Along with several of her Rockwell Collins’ colleagues, Emily Flaherty-Woods is attending CES®, the global technology event, January 8-12, in Las Vegas, Nevada. CES is one of the world’s premier events to see, hear and feel how technology is reshaping our world … especially how it’s impacting the aviation and aerospace sectors. Emily is sharing her thoughts on this year’s show in a daily blog for Insights followers.
TUESDAY, JANUARY 9
This year I have the fantastic opportunity to attend CES, one of the world’s largest technology showcases. There are more than 4,000 exhibitors ranging from small startups to the biggest technology brands in the business. The technologies showcased at CES cover a wide range of the consumer technology market, including automotive, digital heath, connected home devices, robotics, virtual reality and gaming. However, the focus of my trip, and of my daily summaries, will be on innovative and disruptive technologies that could influence the aviation industry. After just one day scouring the showcase floor, several technology trends have started to emerge: autonomy, artificial intelligence, and augmented (or virtual) reality. It seems wherever you look in the CES exhibition halls there are products addressing the need for future autonomous systems, deep learning techniques, and innovative twists for traditional augmented and virtual reality systems. Discussed below are a few of the most interesting technologies I observed today:
Smart Cockpit Designs
One company features three different concept car cockpits. The first concept car vision is targeted to enter service in 2022. This design features five LED displays, three touch-screen displays in the dashboard, one center touch-infotainment panel, and one rear-view camera display. Perhaps the most interesting feature in this design was the Active Surface Interior Panels, which consists of an OLED, covered by a touch layer, and then finished with a thin wood layer. These panels offer a sleek and clean finish for touch features embedded into the center console.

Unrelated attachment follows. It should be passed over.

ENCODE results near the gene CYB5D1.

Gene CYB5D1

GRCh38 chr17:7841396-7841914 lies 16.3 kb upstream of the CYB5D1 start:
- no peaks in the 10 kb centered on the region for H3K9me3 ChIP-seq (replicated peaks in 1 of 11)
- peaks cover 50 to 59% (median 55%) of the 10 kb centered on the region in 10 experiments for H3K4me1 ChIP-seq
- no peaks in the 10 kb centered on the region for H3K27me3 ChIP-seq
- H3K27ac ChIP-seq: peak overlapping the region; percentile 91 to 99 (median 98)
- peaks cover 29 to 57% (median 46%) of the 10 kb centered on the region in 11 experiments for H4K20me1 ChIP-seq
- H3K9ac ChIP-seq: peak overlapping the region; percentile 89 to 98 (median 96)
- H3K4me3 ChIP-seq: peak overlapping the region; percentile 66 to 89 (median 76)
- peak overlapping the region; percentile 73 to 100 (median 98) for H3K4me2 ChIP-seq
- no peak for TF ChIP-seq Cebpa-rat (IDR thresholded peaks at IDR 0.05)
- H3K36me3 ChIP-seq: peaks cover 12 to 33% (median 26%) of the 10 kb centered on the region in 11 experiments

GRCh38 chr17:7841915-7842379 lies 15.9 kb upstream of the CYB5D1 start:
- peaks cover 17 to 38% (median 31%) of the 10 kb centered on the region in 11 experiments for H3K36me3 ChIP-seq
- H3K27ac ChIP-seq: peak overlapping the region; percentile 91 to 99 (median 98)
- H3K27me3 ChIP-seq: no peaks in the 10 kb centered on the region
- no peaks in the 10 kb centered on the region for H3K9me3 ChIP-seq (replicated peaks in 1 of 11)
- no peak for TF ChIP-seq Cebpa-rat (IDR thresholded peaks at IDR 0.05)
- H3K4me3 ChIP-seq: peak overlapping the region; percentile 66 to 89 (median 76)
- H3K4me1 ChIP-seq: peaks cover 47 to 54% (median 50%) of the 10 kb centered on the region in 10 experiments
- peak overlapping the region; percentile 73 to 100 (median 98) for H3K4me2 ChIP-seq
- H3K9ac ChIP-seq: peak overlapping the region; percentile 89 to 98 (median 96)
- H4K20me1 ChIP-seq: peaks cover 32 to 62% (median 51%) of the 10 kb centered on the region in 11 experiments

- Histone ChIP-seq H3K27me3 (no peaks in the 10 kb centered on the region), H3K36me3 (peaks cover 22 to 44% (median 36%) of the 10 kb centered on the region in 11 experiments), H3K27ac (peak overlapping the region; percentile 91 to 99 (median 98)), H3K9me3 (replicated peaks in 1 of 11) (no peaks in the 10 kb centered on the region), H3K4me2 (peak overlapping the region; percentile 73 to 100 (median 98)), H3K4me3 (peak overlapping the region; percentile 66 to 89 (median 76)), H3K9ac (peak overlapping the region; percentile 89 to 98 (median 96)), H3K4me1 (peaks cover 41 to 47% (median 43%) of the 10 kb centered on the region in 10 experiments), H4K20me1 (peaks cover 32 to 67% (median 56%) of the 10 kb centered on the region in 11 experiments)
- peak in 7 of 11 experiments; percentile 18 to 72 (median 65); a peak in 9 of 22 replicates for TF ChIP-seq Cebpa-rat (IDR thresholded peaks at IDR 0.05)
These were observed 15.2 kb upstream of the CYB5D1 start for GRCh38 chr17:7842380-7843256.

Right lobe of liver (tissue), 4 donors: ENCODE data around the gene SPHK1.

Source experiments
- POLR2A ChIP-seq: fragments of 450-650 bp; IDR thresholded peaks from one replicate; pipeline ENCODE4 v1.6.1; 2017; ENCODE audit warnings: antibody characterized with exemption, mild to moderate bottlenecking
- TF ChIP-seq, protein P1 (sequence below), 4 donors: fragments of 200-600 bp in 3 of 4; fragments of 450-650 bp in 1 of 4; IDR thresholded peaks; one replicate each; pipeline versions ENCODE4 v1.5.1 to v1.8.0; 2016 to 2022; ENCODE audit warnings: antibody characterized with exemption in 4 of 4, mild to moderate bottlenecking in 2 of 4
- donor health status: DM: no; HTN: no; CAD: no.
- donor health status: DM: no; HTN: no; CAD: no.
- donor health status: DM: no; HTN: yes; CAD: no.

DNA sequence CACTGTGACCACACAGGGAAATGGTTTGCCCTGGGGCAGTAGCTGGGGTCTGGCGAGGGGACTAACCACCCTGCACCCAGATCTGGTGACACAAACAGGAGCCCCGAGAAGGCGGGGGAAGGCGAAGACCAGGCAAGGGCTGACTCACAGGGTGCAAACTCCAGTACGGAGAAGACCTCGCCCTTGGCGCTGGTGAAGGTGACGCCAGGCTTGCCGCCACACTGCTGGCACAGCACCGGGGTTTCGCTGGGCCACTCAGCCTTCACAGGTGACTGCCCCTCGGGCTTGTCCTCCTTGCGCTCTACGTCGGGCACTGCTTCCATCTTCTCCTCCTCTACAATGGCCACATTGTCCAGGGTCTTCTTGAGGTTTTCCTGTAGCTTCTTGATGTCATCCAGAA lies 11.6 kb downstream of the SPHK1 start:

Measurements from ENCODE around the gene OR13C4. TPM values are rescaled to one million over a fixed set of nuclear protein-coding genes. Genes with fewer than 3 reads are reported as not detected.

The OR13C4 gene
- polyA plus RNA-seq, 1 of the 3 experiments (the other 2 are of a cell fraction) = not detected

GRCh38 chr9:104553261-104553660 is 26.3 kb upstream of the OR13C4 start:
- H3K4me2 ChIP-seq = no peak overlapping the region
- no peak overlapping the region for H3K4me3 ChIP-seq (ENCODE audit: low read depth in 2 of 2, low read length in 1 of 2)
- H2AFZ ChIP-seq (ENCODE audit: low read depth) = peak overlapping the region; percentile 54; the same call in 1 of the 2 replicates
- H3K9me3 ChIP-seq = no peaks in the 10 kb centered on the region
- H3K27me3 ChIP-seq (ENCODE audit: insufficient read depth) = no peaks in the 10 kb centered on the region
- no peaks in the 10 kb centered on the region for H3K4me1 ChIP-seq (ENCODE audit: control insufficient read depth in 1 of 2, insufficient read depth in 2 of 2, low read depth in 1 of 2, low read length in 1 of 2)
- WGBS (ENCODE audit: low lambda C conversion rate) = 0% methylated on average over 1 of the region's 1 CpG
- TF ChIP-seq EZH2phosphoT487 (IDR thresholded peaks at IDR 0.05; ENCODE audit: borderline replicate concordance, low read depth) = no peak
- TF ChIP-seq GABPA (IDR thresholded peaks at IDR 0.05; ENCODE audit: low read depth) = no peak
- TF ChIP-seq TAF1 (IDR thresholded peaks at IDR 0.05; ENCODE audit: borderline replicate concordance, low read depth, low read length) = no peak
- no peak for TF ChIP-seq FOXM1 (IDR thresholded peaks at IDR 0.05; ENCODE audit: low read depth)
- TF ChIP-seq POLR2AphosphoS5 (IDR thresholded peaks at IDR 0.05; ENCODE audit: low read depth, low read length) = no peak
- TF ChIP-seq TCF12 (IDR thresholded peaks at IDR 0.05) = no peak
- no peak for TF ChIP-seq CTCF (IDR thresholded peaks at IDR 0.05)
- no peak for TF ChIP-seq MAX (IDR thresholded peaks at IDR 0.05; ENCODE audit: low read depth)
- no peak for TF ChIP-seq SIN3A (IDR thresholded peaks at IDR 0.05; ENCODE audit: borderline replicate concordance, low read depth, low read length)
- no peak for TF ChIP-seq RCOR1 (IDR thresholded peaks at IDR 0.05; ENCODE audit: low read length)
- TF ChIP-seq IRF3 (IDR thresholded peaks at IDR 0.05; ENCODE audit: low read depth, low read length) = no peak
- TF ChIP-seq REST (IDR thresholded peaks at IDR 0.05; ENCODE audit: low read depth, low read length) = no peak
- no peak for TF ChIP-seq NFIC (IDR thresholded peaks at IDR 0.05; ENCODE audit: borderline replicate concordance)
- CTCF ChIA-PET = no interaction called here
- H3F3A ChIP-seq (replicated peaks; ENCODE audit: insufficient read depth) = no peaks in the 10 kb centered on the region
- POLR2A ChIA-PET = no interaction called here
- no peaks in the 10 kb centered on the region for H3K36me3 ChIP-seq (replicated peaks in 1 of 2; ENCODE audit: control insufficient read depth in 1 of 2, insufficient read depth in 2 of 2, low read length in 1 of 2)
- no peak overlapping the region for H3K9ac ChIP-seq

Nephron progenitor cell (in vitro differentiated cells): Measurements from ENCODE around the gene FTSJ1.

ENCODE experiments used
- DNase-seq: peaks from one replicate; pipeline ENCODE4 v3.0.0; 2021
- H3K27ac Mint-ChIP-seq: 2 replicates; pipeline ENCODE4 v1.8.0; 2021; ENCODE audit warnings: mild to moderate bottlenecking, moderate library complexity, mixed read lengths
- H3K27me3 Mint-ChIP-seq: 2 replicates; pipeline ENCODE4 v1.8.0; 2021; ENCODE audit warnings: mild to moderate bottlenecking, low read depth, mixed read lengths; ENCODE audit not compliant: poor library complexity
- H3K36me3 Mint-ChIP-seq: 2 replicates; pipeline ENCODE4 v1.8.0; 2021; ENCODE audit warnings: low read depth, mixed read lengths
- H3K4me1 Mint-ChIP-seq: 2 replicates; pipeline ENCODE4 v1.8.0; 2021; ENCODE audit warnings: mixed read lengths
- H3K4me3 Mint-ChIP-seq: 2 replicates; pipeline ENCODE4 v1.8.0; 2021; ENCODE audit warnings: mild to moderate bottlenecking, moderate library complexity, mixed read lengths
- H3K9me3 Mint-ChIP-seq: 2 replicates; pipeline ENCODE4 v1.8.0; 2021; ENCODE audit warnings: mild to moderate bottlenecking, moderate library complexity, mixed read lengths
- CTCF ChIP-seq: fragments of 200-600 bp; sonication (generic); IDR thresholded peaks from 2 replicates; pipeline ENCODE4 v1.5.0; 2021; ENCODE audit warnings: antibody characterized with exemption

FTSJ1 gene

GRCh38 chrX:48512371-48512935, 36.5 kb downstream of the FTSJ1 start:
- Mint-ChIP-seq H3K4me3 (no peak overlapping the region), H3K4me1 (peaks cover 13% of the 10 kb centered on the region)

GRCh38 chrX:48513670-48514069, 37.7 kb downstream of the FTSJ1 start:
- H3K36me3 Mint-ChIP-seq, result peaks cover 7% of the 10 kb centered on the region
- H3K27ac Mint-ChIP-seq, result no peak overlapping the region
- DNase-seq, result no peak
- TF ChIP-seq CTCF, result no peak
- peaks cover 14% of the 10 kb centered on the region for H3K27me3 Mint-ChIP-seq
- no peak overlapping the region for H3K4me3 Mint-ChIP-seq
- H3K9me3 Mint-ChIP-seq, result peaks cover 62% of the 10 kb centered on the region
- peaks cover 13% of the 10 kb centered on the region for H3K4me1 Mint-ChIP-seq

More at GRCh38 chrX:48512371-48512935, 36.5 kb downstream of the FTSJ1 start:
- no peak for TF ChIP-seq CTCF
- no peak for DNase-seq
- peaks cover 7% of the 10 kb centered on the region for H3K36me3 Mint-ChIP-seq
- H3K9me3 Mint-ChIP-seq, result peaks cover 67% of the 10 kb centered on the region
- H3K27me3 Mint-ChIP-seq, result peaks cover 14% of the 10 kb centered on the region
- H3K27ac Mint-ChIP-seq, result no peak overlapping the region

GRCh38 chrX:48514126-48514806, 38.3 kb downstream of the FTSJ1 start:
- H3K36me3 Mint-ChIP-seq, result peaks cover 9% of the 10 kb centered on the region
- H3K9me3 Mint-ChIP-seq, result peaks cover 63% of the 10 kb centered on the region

The second concept car is designed for a 2025, level 3 autonomous system. This design features a narrow panoramic display across the dashboard, a windshield display, a stow-away dashboard display and a gaze detection system. This design incorporates two operating modes—manual and autonomous—and the vehicle automatically configures the displays and content based on the operational mode.
The third design is a concept for a level 5 autonomous vehicle. This concept features an innovative vehicle living space using a variety of advanced technologies such as a retinal scanner to unlock the vehicle, biometric monitoring to automatically adjust the temperature for each passenger, and transparent OLED displays for side windows.
Virtual Reality Headset
Another company is showcasing their latest generation, virtual reality headset, which provides a 210ºx130º field of view and 5K resolution image made using custom, dual, Fresnel lens. The headset is lightweight, offers a three-point head strap, and can support multiple head-tracking solutions. This product is impressive and offers a truly immersive experience. Never have aliens seemed so real as in this demo.
Multiple startup companies are showcasing unique “brain sensing” technologies. Brain sensing seems like a concept straight out of the movies, but at the root of this technology are small physiological sensors that can monitor brain activity, similar to traditional EEG devices. Most companies feature the brain sensing devices as small sensors integrated into lightweight glasses or virtual reality devices. The emergence of lightweight, noninvasive, low-cost brain sensing technologies in the consumer market may open up new opportunities in the aviation industry. Specifically, this technology could provide new methods for actively monitoring a pilot’s physiological conditions in the cockpit.
What a day! I can’t wait to discover more technology at CES tomorrow, and look forward to sharing my thoughts with you throughout my trip.